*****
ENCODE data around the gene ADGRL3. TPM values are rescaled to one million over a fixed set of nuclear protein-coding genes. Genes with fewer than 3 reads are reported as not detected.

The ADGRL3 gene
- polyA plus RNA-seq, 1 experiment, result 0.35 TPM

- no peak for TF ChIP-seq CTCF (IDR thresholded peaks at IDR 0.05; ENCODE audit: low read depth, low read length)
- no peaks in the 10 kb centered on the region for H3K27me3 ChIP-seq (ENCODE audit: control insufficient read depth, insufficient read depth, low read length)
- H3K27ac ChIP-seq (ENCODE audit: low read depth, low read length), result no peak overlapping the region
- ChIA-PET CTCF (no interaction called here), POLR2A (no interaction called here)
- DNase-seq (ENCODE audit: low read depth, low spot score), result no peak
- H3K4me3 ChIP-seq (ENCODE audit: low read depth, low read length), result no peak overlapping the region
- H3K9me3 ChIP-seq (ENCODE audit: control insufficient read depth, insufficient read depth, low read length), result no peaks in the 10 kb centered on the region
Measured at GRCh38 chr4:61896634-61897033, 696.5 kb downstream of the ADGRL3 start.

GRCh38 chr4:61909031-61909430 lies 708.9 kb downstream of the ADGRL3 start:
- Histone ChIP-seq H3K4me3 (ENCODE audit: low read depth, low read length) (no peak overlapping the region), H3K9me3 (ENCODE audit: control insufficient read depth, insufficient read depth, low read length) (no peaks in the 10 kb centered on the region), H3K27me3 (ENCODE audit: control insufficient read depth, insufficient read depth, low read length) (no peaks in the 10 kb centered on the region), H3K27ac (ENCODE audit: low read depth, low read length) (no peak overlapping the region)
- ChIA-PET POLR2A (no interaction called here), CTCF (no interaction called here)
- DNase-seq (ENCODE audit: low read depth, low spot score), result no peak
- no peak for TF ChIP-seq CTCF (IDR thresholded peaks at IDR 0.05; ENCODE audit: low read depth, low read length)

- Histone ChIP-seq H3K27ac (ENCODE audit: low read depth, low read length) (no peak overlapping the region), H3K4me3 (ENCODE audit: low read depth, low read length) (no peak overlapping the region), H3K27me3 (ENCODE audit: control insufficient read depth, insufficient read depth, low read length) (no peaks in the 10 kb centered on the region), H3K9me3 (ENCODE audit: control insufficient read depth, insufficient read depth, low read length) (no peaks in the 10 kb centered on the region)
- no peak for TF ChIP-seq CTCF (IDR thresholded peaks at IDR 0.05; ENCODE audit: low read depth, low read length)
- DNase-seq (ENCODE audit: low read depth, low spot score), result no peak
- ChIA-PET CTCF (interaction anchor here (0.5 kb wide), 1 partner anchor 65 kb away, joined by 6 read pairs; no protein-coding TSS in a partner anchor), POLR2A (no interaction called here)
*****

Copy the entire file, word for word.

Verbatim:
ENCODE data around the gene ADGRL3. TPM values are rescaled to one million over a fixed set of nuclear protein-coding genes. Genes with fewer than 3 reads are reported as not detected.

The ADGRL3 gene
- polyA plus RNA-seq, 1 experiment, result 0.35 TPM

- no peak for TF ChIP-seq CTCF (IDR thresholded peaks at IDR 0.05; ENCODE audit: low read depth, low read length)
- no peaks in the 10 kb centered on the region for H3K27me3 ChIP-seq (ENCODE audit: control insufficient read depth, insufficient read depth, low read length)
- H3K27ac ChIP-seq (ENCODE audit: low read depth, low read length), result no peak overlapping the region
- ChIA-PET CTCF (no interaction called here), POLR2A (no interaction called here)
- DNase-seq (ENCODE audit: low read depth, low spot score), result no peak
- H3K4me3 ChIP-seq (ENCODE audit: low read depth, low read length), result no peak overlapping the region
- H3K9me3 ChIP-seq (ENCODE audit: control insufficient read depth, insufficient read depth, low read length), result no peaks in the 10 kb centered on the region
Measured at GRCh38 chr4:61896634-61897033, 696.5 kb downstream of the ADGRL3 start.

GRCh38 chr4:61909031-61909430 lies 708.9 kb downstream of the ADGRL3 start:
- Histone ChIP-seq H3K4me3 (ENCODE audit: low read depth, low read length) (no peak overlapping the region), H3K9me3 (ENCODE audit: control insufficient read depth, insufficient read depth, low read length) (no peaks in the 10 kb centered on the region), H3K27me3 (ENCODE audit: control insufficient read depth, insufficient read depth, low read length) (no peaks in the 10 kb centered on the region), H3K27ac (ENCODE audit: low read depth, low read length) (no peak overlapping the region)
- ChIA-PET POLR2A (no interaction called here), CTCF (no interaction called here)
- DNase-seq (ENCODE audit: low read depth, low spot score), result no peak
- no peak for TF ChIP-seq CTCF (IDR thresholded peaks at IDR 0.05; ENCODE audit: low read depth, low read length)

- Histone ChIP-seq H3K27ac (ENCODE audit: low read depth, low read length) (no peak overlapping the region), H3K4me3 (ENCODE audit: low read depth, low read length) (no peak overlapping the region), H3K27me3 (ENCODE audit: control insufficient read depth, insufficient read depth, low read length) (no peaks in the 10 kb centered on the region), H3K9me3 (ENCODE audit: control insufficient read depth, insufficient read depth, low read length) (no peaks in the 10 kb centered on the region)
- no peak for TF ChIP-seq CTCF (IDR thresholded peaks at IDR 0.05; ENCODE audit: low read depth, low read length)
- DNase-seq (ENCODE audit: low read depth, low spot score), result no peak
- ChIA-PET CTCF (interaction anchor here (0.5 kb wide), 1 partner anchor 65 kb away, joined by 6 read pairs; no protein-coding TSS in a partner anchor), POLR2A (no interaction called here)